Colette Sheridan: Gaining the dreaded Covid-stone shouldn't be a source of shame

Just as food offers comfort in these restricted times, so too is it a reward for staying at home and staying safe, says Colette Sheridan
Colette Sheridan: Gaining the dreaded Covid-stone shouldn't be a source of shame

SWEET TREAT: “Just as food offers comfort in these restricted times, so too is it a reward for staying at home and staying safe.”

ARE you over-eating in this pandemic? You are not alone. A friend asked me what I’d most like to do once the lockdown ends. Go out for lunch, was my automatic response.

But why should food inevitably come into the equation? It’s not as if I’ve been abstemious during this strange isolating time.

On the contrary, every trip to the supermarket — the highlight of my day — involves buying more food than I had intended. Just in case I find myself at night time hankering after chocolate. As you do, watching TV chefs cooking up a storm.

And just as food offers comfort in these restricted times, so too is it a reward for staying at home and staying safe.

Once the restrictions have been lifted, we’ll all be heading out, celebrating with more food and, for those who drink, more booze. It’s a never-ending cycle, this satiating ourselves.

The only problem is, we don’t always know how to stop.

The ‘Covid stone’ has happened. No matter what time of the day I weigh myself, the stark reading is there at my feet. A lot of weight gained. A diet beckons.

How many of us will flock to Weight Watchers and Slimming World once lockdown ceases? I reckon there’ll be a queue longer than the one outside the English Market. We’ll be gagging for a bit of self-denial.

But this tendency towards punishing ourselves for our over-indulgence is pointless and can actually make us eat more. Self-compassion is what we should be practising instead of self-flagellation.

A study in the journal Appetite, asked 60 British women, aged 18 to 50, who suffer from eating disorders, to complete a series of questionnaires. They were asked about their eating behaviour, mental health and tendency towards self-criticism and self-compassion.

Half of the study participants used a self-compassion-guided meditation to cope with their negative emotions, while the other half used a self-critical strategy. The researchers found that the women who completed the self-compassion exercise reported having less desire to overeat than those who gave vent to self criticism.

We all know how cross we can be with ourselves when we demolish a packet of biscuits in one fell swoop. I’ve been there (last night, in fact) and the self-recrimination after the damage was done was a sight to behold.

I cursed myself, berated my lack of discipline, phoned a friend and moaned about my girth. Talk about paying for one’s sins!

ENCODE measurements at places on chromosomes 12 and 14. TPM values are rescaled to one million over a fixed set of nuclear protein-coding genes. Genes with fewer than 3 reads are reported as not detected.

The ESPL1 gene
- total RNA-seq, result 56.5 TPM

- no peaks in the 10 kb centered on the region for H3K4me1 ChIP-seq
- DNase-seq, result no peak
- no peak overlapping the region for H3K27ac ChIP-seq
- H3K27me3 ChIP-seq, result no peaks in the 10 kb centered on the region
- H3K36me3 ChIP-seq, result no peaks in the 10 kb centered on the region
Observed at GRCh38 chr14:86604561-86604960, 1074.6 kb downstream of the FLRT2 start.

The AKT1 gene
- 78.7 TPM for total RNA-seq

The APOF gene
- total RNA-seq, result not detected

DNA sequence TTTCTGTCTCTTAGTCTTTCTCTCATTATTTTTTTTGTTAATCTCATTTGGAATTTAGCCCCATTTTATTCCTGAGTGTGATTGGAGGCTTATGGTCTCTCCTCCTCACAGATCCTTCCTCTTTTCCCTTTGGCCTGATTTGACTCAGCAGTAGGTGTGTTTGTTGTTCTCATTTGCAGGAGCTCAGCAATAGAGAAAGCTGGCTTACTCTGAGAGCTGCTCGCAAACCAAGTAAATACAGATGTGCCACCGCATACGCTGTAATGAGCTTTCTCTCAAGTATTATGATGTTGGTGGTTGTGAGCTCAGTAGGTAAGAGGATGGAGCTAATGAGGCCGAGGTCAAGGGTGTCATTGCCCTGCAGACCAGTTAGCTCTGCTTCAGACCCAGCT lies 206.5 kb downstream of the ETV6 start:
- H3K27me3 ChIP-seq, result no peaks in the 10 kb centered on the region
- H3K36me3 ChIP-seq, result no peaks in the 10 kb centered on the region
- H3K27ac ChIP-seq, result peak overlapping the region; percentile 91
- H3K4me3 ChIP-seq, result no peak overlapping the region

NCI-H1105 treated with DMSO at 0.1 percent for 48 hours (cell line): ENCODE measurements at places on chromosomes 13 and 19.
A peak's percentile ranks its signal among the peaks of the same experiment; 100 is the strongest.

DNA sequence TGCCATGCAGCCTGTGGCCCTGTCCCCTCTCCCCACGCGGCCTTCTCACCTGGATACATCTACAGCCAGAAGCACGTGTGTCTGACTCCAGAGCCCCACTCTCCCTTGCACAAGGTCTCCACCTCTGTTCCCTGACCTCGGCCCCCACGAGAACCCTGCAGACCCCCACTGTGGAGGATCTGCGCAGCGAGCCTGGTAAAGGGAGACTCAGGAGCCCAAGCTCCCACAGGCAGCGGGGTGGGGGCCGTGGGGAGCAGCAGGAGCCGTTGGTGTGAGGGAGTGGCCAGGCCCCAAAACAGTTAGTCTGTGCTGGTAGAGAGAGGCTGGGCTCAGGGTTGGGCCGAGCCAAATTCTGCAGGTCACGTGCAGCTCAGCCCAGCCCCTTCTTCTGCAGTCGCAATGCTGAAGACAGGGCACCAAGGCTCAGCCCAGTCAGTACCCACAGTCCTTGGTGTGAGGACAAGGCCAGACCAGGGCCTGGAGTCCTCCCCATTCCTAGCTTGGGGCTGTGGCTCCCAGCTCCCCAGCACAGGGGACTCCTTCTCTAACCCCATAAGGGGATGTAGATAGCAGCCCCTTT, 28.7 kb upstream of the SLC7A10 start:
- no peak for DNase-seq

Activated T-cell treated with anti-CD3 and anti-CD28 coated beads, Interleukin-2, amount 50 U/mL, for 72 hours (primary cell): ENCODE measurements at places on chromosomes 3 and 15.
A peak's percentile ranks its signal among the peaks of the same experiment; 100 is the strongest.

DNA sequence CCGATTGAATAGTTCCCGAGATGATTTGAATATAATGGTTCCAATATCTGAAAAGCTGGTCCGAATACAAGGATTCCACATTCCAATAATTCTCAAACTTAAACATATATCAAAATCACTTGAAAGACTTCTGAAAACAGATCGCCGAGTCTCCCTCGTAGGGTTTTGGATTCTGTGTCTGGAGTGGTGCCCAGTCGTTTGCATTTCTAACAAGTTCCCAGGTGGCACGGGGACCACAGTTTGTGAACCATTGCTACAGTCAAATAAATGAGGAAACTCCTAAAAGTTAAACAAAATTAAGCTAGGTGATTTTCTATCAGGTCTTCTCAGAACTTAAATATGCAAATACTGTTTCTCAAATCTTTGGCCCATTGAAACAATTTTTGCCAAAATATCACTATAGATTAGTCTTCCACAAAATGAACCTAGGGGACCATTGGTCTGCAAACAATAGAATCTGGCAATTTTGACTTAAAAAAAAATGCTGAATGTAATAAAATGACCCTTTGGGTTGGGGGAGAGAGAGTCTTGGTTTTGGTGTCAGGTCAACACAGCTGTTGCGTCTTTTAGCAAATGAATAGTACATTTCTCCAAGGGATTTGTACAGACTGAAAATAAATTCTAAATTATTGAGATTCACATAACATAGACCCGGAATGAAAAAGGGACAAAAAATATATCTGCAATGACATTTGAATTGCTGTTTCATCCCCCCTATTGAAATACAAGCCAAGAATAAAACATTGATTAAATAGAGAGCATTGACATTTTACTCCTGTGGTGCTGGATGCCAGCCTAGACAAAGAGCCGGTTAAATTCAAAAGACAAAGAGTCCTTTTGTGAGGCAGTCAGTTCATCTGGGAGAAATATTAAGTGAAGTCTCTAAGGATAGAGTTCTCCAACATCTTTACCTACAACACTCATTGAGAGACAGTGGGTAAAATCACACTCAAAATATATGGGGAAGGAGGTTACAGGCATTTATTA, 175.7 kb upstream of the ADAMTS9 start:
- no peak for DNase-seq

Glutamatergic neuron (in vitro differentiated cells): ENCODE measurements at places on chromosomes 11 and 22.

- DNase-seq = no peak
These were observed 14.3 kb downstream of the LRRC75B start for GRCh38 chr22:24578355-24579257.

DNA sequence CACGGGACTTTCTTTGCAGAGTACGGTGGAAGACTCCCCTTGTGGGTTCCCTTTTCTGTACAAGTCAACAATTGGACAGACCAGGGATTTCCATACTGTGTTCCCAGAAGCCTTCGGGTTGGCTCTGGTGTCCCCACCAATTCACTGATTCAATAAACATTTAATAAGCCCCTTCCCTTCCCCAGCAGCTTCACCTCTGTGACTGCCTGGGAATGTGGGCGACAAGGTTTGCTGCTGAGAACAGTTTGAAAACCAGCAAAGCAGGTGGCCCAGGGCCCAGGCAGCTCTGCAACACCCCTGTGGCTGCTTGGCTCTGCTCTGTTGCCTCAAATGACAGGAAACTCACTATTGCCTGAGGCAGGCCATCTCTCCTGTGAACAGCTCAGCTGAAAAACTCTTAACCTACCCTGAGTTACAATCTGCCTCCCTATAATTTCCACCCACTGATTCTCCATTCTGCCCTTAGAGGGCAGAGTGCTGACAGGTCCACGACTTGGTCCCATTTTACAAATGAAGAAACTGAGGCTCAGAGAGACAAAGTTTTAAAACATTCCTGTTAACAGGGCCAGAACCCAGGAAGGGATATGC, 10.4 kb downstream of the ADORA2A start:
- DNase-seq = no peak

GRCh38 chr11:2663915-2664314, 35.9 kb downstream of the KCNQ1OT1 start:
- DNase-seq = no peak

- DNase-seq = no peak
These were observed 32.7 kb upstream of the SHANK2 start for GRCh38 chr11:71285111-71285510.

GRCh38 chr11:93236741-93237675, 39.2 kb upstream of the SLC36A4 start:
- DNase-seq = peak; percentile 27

In our current circumstances, the wall-to-wall bad news and niggling worries about contracting coronavirus can cause the body to have a stressful ‘fight or flight’ response. Studies indicate that this state can lead to overeating as well as high blood pressure. And it’s bad for mental health.

However, when people are compassionate and forgiving towards themselves, it can ease the fight or flight response and lead to healthier food choices. If only.

I don’t need a pandemic to make poor food choices. Be it comfort eating, mindless eating or giving myself a reward, the hand is never far from the cookie tin!

Nevertheless, self-compassion is promulgated as a good thing as it can highlight and challenge the shame that disordered eating leads to.

In a study published in the International Journal of Eating Disorders, researchers examined the connection between shame, self-compassion and disordered eating. It found that shame predicted an increase in disordered eating behaviour while feelings of self-compassion eased the distressing feeling.

We tend to ascribe moral values to fatness and thinness, with the latter indicating self-control. Fat people, on the other hand, are often seen as lazy and self-indulgent. But it’s really not helpful to think that people who over eat are ‘bad’.

Bad enough that we’re inclined to think that way ourselves without society writing us off.

A new book, This Is Big: How The Founder Of Weight Watchers Changed The World (And Me) by Marisa Meltzer is partly about the author attending Weight Watchers religiously for a year.

She realised that she was never going to be really happy with her body or with her relationship to food. And crucially, she realised that she doesn’t have to.

“I no longer feel so tortured by it or in the dichotomy of, do I hate myself, do I love myself, am I a good feminist who accepts herself, am I someone who hates themselves and is trying to change? I am all of those things all of the time. And that has given me a lot of peace.”

In other words, like Marisa, many of us have a complicated relationship with food. We’re either splurging on chips and mayonnaise or trying to feel good about eating lettuce.

I exaggerate, but you get the picture.

If we could just be a bit more moderate in our habits, it could be truly liberating.

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